DEAR ABBY: Our 18-year-old daughter is a freshman in college. One morning we received a call from her roommate's mother, who is a friend of ours, letting us know that her daughter visited a tattoo parlor near the college and had gotten a tattoo on her back.
Worried and shocked, we called our daughter and discovered that she had gone too, and also had one! We discussed it with her and explained that in our country, people with tattoos are usually individuals who have been or still are in prison, and that tattoos are not reflective of our cultural background.
We love our daughter and respect most of her decisions. She has been a role model for her younger sister and brother.
Our daughter agreed to go to a dermatologist and have the tattoo removed, but we are concerned that being away at school and having so much freedom, she may make other decisions that are against our principles. Your opinion, please. -- WORRIED PARENTS IN WASHINGTON
DEAR WORRIED PARENTS: Although I would never consider having a tattoo, many popular American music stars, actors and sports figures now do. However, in your daughter's case, getting a tattoo was done on an impulse, which is probably why she so quickly agreed to have it removed at your request. As a young adult, she will -- and should -- make decisions on her own. Although you, as her parents, may not agree with all of them, they are hers to make.
As for the tattoo fad, I predict that as middle age and the force of gravity converge, laser surgeons will do a booming business.
DEAR ABBY: This is in response to "Royally Speaking," who stated that Henry VII and Henry VIII were not related to Kings Henry I through VI. This is not so!
All monarchs of England can trace their ancestry directly back to Egbert, who is considered the first king of all England and reigned from 802 to 839. Of course, not all monarchs have the same lineage.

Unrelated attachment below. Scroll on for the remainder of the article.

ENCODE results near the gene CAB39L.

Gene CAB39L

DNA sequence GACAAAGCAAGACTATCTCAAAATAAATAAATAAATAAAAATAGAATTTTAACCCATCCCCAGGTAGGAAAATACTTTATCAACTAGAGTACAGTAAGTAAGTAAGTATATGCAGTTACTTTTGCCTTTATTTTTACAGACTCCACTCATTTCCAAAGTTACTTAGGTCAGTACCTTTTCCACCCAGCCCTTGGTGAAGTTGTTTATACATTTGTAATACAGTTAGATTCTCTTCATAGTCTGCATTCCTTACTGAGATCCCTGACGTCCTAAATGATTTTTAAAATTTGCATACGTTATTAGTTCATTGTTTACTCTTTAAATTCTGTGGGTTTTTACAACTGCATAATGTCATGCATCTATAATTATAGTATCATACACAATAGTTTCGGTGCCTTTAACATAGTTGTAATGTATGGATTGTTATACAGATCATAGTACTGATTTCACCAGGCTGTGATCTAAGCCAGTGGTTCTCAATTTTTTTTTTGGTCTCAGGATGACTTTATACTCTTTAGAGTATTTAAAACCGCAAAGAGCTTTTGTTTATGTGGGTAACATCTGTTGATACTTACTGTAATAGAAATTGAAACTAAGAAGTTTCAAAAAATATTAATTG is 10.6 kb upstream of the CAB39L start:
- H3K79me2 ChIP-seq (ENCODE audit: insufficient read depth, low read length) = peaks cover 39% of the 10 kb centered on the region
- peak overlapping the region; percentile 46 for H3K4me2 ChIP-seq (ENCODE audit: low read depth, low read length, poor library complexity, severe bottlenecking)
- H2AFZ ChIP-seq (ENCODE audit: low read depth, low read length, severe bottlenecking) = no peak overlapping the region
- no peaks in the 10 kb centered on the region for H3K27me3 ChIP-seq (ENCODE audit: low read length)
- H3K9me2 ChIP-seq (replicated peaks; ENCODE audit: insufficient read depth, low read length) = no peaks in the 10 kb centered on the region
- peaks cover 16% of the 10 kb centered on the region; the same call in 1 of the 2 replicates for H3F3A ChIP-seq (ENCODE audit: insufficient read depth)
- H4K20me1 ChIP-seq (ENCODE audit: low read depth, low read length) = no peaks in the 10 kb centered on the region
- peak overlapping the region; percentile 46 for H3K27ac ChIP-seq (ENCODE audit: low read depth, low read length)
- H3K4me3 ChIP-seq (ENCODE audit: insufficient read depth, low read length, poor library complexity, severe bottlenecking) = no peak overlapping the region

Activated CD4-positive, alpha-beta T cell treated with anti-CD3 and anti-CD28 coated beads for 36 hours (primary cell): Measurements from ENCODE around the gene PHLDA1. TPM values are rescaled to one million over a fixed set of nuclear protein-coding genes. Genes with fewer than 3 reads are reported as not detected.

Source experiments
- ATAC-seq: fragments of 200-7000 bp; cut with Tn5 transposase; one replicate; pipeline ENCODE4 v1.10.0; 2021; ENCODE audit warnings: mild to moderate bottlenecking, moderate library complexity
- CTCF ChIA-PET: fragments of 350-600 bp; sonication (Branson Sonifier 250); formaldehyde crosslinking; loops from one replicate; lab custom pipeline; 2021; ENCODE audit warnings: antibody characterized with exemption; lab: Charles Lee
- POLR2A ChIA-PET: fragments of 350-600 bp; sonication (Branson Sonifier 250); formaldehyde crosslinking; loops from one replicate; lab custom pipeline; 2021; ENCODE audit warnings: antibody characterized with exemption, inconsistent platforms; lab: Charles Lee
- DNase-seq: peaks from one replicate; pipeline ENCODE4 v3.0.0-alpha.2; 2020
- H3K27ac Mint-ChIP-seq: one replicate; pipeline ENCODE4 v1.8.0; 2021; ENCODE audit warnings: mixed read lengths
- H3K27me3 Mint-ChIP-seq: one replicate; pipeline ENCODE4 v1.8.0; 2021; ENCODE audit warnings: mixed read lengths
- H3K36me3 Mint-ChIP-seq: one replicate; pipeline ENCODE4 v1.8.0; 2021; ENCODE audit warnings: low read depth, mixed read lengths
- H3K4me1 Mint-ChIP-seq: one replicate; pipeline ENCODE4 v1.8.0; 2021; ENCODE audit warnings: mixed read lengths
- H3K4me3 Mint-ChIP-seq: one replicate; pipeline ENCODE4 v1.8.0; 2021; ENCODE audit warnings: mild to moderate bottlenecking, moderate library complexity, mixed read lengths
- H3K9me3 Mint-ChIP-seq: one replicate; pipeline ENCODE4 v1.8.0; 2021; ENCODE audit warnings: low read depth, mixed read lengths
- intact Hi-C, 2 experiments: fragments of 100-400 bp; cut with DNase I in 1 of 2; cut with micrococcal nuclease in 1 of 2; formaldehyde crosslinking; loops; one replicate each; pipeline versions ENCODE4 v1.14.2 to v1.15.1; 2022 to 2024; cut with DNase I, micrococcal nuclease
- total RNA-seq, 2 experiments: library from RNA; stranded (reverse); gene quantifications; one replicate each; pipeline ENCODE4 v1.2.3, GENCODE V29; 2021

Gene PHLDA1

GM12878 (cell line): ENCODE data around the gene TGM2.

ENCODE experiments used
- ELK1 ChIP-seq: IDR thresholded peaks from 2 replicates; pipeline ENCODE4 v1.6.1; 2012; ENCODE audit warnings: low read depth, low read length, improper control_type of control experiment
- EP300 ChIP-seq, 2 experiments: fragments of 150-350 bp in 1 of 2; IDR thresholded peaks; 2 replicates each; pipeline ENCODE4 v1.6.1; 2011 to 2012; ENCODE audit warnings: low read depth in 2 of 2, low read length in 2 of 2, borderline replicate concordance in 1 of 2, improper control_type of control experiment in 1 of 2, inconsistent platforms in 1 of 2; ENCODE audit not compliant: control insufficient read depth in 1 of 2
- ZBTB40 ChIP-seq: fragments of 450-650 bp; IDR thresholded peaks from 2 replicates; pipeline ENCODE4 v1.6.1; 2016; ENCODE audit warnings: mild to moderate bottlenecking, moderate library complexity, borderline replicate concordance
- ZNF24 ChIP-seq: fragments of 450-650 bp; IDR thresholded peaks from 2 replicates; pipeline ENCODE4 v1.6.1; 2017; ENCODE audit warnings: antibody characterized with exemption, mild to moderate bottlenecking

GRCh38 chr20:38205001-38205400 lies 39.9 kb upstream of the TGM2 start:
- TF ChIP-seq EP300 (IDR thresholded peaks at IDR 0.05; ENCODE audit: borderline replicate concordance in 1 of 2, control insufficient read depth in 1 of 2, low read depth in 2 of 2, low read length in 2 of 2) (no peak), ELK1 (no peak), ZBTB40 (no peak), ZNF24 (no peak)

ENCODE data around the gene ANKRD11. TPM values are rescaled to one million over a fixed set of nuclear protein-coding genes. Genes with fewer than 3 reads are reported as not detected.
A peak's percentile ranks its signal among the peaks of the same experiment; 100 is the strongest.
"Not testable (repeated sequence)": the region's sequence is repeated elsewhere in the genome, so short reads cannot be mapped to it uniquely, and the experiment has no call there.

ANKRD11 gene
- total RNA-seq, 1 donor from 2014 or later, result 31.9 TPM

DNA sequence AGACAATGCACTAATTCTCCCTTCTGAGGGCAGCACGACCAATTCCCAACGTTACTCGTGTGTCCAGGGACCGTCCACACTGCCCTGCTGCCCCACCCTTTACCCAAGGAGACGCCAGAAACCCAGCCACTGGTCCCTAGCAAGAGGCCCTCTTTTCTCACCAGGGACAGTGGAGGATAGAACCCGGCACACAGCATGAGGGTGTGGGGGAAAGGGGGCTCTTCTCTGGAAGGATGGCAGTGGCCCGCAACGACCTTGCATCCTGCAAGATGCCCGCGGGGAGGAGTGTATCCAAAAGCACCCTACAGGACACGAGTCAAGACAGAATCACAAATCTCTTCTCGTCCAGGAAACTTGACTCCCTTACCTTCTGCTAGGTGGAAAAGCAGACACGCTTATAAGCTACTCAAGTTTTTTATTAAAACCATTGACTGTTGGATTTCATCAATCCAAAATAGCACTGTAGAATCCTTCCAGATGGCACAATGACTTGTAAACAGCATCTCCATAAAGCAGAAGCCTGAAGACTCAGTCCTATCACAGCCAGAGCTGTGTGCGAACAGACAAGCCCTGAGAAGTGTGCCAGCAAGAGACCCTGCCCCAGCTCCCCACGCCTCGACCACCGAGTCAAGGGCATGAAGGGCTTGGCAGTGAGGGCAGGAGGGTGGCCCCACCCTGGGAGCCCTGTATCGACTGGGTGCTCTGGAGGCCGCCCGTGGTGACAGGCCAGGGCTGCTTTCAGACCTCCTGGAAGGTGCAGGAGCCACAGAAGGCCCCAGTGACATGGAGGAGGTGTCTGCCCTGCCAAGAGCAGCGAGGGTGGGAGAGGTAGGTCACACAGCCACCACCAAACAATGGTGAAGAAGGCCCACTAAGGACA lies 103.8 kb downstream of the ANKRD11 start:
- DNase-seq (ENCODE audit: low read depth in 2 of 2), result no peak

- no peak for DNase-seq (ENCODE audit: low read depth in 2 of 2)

Another interesting fact about the numbering of these monarchs before 1066 is that they were given names to tell them apart. Thus, there was Alfred the Great, Edward the Elder, Edgar the Peaceful, Ethelred the Unready and Edward the Confessor, to name a few.
William the Conqueror, in 1066, started the numbering process by being William I. He didn't like the title "The Conqueror" because he maintained he did not "conquer," but only took what was rightfully his. Since he was illegitimate, he was also known as William the Bastard. I'm sure he did not like that title either. -- ROBERT G.D. WILLIAMS, NEW ORLEANS
DEAR ROBERT THE HISTORIAN (OR ROBERT THE WISE): Several readers (including one who claimed to be a direct descendant of Oliver Cromwell, the Lord Protector of England) wrote to tell me that "Royally Speaking" had his facts wrong. Thank you for straightening out the lineage of England's eight kings named Henry.
CONFIDENTIAL TO "APPRECIATIVE IN ALBANY": The best way to repay the kindness of others is to follow John Wesley's Rule:
Do all the good you can,
By all the means you can,
In all the ways you can,
At all the times you can,
To all the people you can,
As long as ever you can.
Good advice for everyone -- teens to seniors -- is in "The Anger in All of Us and How to Deal With It." To order, send a business-sized, self-addressed envelope, plus check or money order for $3.95 ($4.50 in Canada) to: Dear Abby, Anger Booklet, P.O. Box 447, Mount Morris, Ill. 61054-0447. (Postage is included.)
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